There are several factors to consider prior to employing a licensed private investigator.
When interviewing an investigator, have clear objectives defined to determine if
the investigator is qualified and to establish the parameters of your case.
The average private investigator charges between $50 to $200 per hour. However, you
should never base your decision strictly on fees, you may find out (usually after
the fact) that your decision to save a few dollars will cost you far more in the
form of an unfavorable decision, wasted time and money, or possibly worse, litigation
arising from the tortious acts of a under-trained private investigator.
Private Investigations by definition is a trade, not a profession. Exercise due diligence
when selecting an investigator.
First, always check to make certain the investigator is licensed in California. This
can be verified at the Bureau of Security & Investigative Services website. Regardless
if they have an out-of-state license, they could be operating illegally in California
and the evidence they obtained could be rendered useless.
The state of California requires a license to operate as a private investigator,
yet the state has NO pre-license educational requirements. Additionally, once licensed,
the state does NOT require Mandatory Continuing Education. Noble v. Sears Roebuck,
(1973) held the employer of a private investigator liable for the torts committed
by a P.I.
Here are just a few recent examples where the client chose poorly:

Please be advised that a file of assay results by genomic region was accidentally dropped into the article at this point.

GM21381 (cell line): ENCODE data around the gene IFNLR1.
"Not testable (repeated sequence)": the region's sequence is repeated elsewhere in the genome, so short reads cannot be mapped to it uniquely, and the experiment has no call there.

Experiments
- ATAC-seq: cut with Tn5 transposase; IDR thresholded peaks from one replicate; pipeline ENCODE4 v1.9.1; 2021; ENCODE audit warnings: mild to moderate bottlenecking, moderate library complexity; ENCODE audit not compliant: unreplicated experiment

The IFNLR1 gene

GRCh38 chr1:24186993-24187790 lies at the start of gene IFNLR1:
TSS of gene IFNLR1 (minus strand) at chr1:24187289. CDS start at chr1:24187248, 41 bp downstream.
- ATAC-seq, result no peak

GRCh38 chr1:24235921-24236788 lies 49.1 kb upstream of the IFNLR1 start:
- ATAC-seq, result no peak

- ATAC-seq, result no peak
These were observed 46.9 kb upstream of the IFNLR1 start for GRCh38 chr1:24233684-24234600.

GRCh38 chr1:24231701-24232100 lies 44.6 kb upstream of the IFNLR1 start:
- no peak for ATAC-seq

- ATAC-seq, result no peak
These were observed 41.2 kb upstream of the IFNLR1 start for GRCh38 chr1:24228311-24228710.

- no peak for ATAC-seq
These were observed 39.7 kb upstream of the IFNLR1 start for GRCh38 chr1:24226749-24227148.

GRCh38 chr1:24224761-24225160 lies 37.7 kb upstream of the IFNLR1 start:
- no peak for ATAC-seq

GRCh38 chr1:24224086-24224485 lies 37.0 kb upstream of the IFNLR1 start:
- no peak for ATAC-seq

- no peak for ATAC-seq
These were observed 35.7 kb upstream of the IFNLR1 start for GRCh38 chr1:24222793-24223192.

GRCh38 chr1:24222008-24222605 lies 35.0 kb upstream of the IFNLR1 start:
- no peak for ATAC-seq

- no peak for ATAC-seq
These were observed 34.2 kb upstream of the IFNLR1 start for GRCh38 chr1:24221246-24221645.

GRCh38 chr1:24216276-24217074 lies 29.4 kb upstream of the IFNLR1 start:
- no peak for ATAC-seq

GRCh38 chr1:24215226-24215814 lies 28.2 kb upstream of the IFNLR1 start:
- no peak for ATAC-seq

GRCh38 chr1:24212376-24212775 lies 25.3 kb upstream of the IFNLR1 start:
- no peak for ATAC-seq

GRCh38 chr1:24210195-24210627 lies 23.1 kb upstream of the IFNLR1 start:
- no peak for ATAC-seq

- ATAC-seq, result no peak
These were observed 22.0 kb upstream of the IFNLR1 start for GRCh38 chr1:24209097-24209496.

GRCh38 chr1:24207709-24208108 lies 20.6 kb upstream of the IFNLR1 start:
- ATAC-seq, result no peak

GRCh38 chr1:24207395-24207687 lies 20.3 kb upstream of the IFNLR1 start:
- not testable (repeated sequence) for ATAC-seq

The legal appeals staff for convicted killer Michael Morales employed Kathleen Culhane.
It was determined Culhane was unlicensed and submitted fabricated witness and juror
statements allegedly recanting their prior testimony and juror decision.
In another matter, attorneys and clients faced criminal charges and civil litigation
in the wake of employing the Hollywood P.I. to the Stars, Anthony Pellicano for
bribery and wiretapping.
Hewlett Packard employed private investigators in an effort to determine the source
of leaks to the press. The P.I.s stole the identity of board members and used their
confidential information, date of birth and SSN number to illegally obtain confidential
phone records. Hewlett-Packard agreed to a $14.5 million settlement payout.
A Shell Oil Company in-house lawyer hired a private investigator to dig up information
on an opposing party’s expert witness. Shell made defamatory comments re: the expert,
based on the PI’s flawed investigative results. Shell Oil subsequently settled a
defamation lawsuit exceeding $100,000.
There are enumerable examples with unfortunate consequences for failing to choose
Hiring the right PI is critical, not only to obtain supporting evidence you need,
but to protect yourself from costly litigation arising from liability.